The Bank of Ghana has reiterated its commitment to continue to pursue policies and programmes aimed at improving the operational banking environment, to build customer confidence and ensure the stability and soundness of the financial sector.
According to the Governor, Dr. Ernest Addison, developing a vibrant financial sector that is capable of harnessing financial resources available for growth and development requires the commitment of all key stakeholders.
Speaking at the 40th Anniversary Celebration of Akuapem Rural Bank, Dr. Addison said the Bank of Ghana has made several improvements to the surveillance and supervision regime, with a positive impact on the rural banking sector’s performance.
These, he said, were propelled by deploying several tools available to the Bank of Ghana including regular on-site examinations, improved quarterly performance reviews, management visits, follow-ups and improvement in the approvals and authorisation regime, among others.
Another major initiative introduced is the Online Regulatory Analytics Surveillance Systems (ORASS), he said.
“This was introduced to help streamline data collection, maintain dynamic corporate profiles on regulated financial institutions, and move licensing and related authorisation onto an electronic platform without the need to physically visit the premises, thereby easing the supervisory and regulatory burden on financial institutions. An important requirement for successful integration with ORASS, especially in the submitting of prudential returns, is the requirement to use application programming interface (API) to perform machine-to-machine data transfer.”
To this end, he said reporting institutions must reconfigure their banking software and databases to capture new data points and implement API processes for direct data transfer from banking software to the ORASS, adding, the main goal of introducing the API is to reduce, as far as possible, human interference in data processing and transfer, which is best done by automated computer processes.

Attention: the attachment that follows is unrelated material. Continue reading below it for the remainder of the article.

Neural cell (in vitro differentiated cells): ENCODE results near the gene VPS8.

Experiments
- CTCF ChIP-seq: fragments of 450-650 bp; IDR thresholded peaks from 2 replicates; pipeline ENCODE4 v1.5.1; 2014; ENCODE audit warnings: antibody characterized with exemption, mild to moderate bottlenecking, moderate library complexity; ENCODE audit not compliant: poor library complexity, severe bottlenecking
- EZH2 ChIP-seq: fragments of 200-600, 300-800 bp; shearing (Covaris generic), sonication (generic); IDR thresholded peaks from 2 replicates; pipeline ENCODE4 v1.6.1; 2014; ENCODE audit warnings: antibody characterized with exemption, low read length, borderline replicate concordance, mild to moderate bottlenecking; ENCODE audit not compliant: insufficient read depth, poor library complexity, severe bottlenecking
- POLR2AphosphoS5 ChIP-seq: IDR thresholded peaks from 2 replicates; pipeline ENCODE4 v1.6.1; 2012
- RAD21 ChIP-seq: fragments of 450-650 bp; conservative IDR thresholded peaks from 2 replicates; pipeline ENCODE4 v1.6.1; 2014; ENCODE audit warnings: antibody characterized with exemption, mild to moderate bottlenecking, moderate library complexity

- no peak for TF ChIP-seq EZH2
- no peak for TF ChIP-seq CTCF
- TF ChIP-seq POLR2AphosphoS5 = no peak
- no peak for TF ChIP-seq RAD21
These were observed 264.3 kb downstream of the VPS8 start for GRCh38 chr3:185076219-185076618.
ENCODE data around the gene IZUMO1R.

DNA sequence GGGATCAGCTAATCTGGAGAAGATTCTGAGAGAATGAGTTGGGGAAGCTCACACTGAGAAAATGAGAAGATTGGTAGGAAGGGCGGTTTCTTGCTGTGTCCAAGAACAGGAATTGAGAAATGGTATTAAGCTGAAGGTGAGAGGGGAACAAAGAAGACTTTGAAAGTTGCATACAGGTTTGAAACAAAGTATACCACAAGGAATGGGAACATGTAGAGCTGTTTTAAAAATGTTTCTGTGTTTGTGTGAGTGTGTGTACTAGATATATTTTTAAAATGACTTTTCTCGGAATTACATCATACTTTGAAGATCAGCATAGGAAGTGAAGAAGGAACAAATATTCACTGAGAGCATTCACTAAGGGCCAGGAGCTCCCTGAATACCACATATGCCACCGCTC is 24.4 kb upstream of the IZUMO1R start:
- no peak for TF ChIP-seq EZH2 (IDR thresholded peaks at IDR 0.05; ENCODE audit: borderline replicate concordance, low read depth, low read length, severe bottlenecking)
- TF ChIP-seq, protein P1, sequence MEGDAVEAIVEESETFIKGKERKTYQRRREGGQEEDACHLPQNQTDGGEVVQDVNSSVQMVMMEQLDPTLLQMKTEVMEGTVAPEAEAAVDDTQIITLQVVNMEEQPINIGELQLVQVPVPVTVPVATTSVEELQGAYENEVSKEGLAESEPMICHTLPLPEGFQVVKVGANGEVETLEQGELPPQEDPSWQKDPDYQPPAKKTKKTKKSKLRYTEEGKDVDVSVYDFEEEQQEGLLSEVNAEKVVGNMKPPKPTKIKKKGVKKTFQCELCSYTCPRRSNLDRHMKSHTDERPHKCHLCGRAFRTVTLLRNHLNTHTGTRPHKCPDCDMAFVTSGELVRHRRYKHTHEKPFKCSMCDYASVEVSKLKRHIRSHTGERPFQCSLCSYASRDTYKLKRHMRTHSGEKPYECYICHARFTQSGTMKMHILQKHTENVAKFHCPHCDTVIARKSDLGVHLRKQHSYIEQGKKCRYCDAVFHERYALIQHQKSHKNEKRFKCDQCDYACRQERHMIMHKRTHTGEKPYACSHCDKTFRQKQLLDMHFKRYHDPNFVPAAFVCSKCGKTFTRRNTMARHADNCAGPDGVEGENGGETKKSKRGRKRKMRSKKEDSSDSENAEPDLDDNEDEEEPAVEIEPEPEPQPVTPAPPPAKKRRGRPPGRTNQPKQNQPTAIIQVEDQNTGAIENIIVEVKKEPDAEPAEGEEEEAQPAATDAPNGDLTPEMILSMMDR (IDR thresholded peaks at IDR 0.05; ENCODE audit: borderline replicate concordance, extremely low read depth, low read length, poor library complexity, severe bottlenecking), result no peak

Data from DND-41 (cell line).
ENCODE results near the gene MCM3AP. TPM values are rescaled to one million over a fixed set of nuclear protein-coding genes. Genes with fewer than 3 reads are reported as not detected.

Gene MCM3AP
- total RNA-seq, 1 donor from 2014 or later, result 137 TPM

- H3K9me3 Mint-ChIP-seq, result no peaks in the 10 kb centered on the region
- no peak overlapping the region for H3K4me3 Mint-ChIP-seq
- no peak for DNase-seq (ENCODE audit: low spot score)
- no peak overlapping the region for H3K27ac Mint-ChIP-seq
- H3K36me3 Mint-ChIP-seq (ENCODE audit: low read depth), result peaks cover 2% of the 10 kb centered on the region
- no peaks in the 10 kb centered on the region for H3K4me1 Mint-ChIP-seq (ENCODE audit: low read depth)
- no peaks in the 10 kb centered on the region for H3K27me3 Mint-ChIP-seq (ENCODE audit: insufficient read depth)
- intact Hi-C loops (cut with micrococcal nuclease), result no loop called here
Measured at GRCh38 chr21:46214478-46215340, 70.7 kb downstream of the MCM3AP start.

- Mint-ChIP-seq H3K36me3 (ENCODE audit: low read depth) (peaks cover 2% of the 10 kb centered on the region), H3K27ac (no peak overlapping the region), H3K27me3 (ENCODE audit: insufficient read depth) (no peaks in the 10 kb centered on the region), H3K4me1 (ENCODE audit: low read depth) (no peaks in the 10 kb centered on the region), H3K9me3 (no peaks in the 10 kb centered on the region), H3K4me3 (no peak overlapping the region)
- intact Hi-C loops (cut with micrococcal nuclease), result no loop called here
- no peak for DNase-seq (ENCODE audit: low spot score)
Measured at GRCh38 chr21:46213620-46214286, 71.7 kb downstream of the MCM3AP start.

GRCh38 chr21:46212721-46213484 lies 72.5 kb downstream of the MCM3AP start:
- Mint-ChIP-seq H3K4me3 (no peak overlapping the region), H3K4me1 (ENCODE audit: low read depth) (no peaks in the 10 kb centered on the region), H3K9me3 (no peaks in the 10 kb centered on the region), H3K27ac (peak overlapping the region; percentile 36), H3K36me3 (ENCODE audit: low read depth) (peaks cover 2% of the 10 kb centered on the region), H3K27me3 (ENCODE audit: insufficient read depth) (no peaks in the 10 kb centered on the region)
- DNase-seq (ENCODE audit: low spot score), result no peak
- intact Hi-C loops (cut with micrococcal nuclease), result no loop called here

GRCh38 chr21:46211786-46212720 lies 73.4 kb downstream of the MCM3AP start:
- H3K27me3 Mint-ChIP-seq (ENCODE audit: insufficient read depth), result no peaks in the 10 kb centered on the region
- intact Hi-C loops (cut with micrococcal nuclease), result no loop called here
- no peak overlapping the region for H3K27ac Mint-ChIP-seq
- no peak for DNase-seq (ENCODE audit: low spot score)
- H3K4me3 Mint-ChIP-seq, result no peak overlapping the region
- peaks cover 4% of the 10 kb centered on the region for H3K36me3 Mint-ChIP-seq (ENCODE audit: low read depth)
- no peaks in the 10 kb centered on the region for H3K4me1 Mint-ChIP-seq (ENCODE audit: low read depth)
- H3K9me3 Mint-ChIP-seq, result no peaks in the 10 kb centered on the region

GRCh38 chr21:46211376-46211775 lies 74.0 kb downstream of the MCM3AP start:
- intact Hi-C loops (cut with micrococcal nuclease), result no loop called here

Meanwhile, the ARB Apex Bank is implementing the API submission of returns for rural and community banks operating on the T24 platform.
The Governor said a technical team from the Bank of Ghana continues to provide the needed support to facilitate this process.
Implementation of e-Cedi
The Governor also used the opportunity to reiterate the Central Bank’s commitment to innovation and technology.
In May 2020, the regulator established the Fintech and Innovation Office to drive the cash-lite, epayments and digitisation agenda with the mandate to develop policies to promote Fintech, Innovation and Interoperability in the country. Subsequently, the Bank, in February 2021, launched a regulatory and innovation sandbox pilot to provide a framework for stakeholders and other innovators to conduct live experiments in a controlled environment under the supervision of Bank of Ghana.
Dr. Addison said Central banks around the globe are exploring the introduction of digital currencies and Ghana is among the leading African countries to enter the pilot phase, adding, “the E-Cedi, which is the first general-purpose Central Bank Digital Currency in Africa, will complement and serve as a digital alternative to physical cash, in line with the Government’s ‘Digital Ghana Agenda’.”
“The E-Cedi will be tested in trial phases with banks, payment providers, merchants, consumers and other stakeholders for a nationwide rollout as it will present an opportunity to build a robust, inclusive, competitive and sustainable financial sector. We expect that all rural and community banks will collaborate with ARB Apex Bank to leverage the opportunities available with digitisation within the payment ecosystem”, he pointed out.
Regulatory and operational prospects of rural banks
The Governor said a lot of progress has been made within the sector as the Central Bank seeks to improve regulatory and operational prospects of rural banks.
From 30 rural banks in the 1980’s, he said there are now 145 of such institutions with a branch network of about 851.
The increased number of rural banks has been accompanied by increased customer reach, technology deployment, as well as improved delivery of financial services within the local communities.
As of the end of June 30, 2021, the overall profitability of rural banking sector was positive, and the sector recorded an annual growth of 27.4% in total assets, which amounted to ¢6.5 billion. Advances, deposits and investments also increased by 23.6%, 31.2% and 50.1%, respectively.
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